The image above is yesterday’s chick with it parent at the nest. There is a sibling there as well.

Another wood stork nest with three siblings. I particularly
liked the leg foot hold on the chick to the upper right.

I admit I am fascinated with bird's feet. This just
a closer up view of that foot hold pose.

Here we see yet another nest and this shot demonstrates
the reverse knee bend of the wading birds (at least
as compared to humans). The white streaks you see
down the legs of wood storks are urates, a combination of
urine and feces which they squirt upon themselves for
cooling. This habit starts right away.

I often say that if I could paint the birds I would and not having that
talent...I take pictures. This is just a little bit of play
with some photoshop water color brushes to give a painterly
feel. The image was converted to black and white first and masked.
Color was added back in selectively on the face of the bird,
 the leaves, branches and the water color brushes were used to 
splotch the blue sky back in with a painterly look. This is only
for what it is worth as I have lot to learn if I want
a photograph to actually look like a painting.


TGIF – Baby Wood Stork Says it All !!

•April 28, 2017 • 12 Comments

Baby Wood Stork Says it All!!

It’s Friday!! A long exhausting week of sibling rivalry and food getting. At the end of a long, hot Spring day with remnants of daylight filtering in to brighten green leaves and fern around the nest, this Baby Wood Stork says it all. I can hardly hold my head up myself!!







Purple Gallinule and its Aquatic Snacks

•April 14, 2017 • 9 Comments


Purple Gallinule strides the broad leaves of the aquatic 
Fire Flag plants of the wetland and uses its long 
yellow toes effectively for the tight rope walk necessary
to get to the delicate lavender blossoms it so loves to 
dine upon.

Wood Storks were not the only birds to watch last Saturday at the rookery and the pond apple tree islands were not the only habitat to watch for wildlife. So while the wood storks dominated the upper realm, there were several Purple Gallinules doing their tight rope act on the slender flower stalks of the Aquatic Fire Flag plant sprouting from the floor of the wetland. Shown in this post are images of this brilliantly iridescent relative of the Common Moorhen, the prettiest swamp chicken as I’ve put it before!! Sorry no recipes here today!! The wetland was particularly beautiful with every possible shade of green punctuated by the indigo and purple flowers of the aquatic blooms.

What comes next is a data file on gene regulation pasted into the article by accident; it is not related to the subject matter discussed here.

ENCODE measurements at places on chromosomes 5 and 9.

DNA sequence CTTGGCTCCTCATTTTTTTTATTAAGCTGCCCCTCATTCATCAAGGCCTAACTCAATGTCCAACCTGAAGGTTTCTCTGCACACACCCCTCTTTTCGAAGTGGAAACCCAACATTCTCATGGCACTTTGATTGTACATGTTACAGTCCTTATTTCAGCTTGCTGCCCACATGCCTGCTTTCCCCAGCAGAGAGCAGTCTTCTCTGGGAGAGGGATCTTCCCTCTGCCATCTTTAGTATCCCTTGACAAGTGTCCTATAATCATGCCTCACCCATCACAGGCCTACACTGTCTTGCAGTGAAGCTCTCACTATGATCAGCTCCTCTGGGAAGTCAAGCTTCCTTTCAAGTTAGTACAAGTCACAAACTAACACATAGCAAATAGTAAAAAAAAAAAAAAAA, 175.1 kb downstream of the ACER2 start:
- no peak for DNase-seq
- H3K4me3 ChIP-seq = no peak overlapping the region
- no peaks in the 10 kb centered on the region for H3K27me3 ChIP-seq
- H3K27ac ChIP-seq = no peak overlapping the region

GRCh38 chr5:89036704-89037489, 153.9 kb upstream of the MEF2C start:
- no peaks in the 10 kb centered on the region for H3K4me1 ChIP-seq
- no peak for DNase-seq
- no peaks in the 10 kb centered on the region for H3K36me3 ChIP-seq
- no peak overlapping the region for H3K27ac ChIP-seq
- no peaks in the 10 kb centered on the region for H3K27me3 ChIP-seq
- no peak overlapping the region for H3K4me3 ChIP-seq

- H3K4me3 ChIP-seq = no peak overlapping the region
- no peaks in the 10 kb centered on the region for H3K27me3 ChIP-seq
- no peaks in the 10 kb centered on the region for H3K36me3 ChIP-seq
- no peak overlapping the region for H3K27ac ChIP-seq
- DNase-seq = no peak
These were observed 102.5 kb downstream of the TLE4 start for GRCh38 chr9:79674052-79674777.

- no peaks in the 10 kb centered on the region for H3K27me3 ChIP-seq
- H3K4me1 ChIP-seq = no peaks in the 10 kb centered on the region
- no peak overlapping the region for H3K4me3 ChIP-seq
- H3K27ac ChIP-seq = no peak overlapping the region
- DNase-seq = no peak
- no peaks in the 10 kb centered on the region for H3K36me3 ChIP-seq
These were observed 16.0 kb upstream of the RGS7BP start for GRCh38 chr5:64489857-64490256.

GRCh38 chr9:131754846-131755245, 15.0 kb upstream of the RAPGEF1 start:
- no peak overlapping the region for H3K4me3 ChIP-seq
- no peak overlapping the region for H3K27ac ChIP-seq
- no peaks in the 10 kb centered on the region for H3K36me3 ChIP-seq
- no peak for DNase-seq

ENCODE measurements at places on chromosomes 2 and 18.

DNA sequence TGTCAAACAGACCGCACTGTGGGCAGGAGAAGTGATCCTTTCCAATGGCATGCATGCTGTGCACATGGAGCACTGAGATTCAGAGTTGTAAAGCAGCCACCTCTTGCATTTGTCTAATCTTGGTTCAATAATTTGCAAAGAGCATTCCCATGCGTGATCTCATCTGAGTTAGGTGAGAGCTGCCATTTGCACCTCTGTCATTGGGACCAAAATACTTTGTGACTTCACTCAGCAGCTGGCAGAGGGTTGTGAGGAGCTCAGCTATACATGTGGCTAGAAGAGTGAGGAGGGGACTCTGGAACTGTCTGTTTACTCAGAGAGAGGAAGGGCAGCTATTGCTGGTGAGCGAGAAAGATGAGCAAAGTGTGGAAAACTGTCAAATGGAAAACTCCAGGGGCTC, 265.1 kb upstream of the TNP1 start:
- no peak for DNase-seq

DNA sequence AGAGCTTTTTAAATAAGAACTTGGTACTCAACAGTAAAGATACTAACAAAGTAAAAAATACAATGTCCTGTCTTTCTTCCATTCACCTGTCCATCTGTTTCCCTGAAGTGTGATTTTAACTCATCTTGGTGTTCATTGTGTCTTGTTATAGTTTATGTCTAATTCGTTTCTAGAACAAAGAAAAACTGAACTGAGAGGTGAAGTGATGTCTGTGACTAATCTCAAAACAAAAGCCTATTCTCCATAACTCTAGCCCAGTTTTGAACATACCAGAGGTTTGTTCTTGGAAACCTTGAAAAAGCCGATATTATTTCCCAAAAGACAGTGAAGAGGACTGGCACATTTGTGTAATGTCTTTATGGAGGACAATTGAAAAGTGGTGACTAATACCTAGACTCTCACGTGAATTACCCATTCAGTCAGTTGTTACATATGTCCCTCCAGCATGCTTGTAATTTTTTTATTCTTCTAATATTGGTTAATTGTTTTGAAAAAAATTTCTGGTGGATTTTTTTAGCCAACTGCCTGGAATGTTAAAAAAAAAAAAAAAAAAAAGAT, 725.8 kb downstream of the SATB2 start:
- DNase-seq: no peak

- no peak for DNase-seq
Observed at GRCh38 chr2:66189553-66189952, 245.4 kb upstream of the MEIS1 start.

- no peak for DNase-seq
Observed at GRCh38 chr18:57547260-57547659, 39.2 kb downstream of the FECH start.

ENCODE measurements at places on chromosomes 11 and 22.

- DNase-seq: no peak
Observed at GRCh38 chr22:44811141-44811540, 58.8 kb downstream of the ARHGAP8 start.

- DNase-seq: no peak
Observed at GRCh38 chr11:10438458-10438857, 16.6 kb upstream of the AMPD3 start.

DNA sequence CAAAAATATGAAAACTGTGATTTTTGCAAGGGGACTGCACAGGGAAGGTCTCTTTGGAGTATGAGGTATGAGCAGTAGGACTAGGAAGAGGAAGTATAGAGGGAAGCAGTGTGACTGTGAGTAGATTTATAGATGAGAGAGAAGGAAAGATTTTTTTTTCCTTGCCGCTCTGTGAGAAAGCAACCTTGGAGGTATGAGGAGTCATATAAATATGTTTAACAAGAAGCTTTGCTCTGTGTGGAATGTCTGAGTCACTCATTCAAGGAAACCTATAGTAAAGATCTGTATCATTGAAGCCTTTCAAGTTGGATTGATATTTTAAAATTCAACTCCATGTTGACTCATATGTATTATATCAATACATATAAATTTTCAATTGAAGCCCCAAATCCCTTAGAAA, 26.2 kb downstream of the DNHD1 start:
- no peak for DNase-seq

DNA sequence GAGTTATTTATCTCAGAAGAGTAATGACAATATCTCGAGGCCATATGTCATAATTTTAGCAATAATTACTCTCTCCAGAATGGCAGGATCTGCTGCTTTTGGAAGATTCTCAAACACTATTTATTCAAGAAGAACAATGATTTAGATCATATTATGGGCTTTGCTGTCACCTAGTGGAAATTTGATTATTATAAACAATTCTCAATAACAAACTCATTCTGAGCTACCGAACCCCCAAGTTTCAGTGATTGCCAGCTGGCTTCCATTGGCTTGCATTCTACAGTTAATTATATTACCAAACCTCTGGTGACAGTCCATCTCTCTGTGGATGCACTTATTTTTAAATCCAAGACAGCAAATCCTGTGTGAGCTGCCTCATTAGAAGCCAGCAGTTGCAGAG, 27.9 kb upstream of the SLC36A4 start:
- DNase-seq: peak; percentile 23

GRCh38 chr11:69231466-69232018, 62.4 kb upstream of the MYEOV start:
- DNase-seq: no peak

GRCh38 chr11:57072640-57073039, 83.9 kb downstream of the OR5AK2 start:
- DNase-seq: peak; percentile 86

The delicate Fire Flag blossoms.




Twin spires of Pickerel weed.


Lush Florida Wetland!

May the images of spring bring a sense of freshness, beauty and new life as we celebrate Easter.



While I have been away the Wood Storks have taken over the rookery!

•April 13, 2017 • 19 Comments


Wood Stork dozes the afternoon away keeping its chicks nice and warm.

Last Saturday marked my first trip to visit the rookery at Wakodahatchee Wetlands in Delray this bird season. Life does get in the way sometimes and I was longing for a little respite and Mothers Nature’s help in leaving the hurried world and my worries behind. For years I visited and wished that the shy Wood storks which tended to return each season out here to the more distant islands would get more comfortable with the spots within my camera range. About three years ago (maybe 4) there was some disturbance in the outer areas with the plants, overgrowth, insects and necessary maintenance. That year the first of this very large species of wading birds set up housekeeping closer in. It was truly exciting to see for the first time, baby Wood storks. Since that time, regardless of the far off places, the Wood storks have come to dominate the rookery while raising their very hungry chicks. I did not see Great Blue Herons and other species in as great numbers as usual, maybe it was just the timing as the Great Blues do tend to nest early and the chick of theirs I noticed were fledglings or nearly so. In nature anytime nature or disruption of habitat forces changes something gets displaced…maybe everyone else has scooted over to make way for these interesting giants.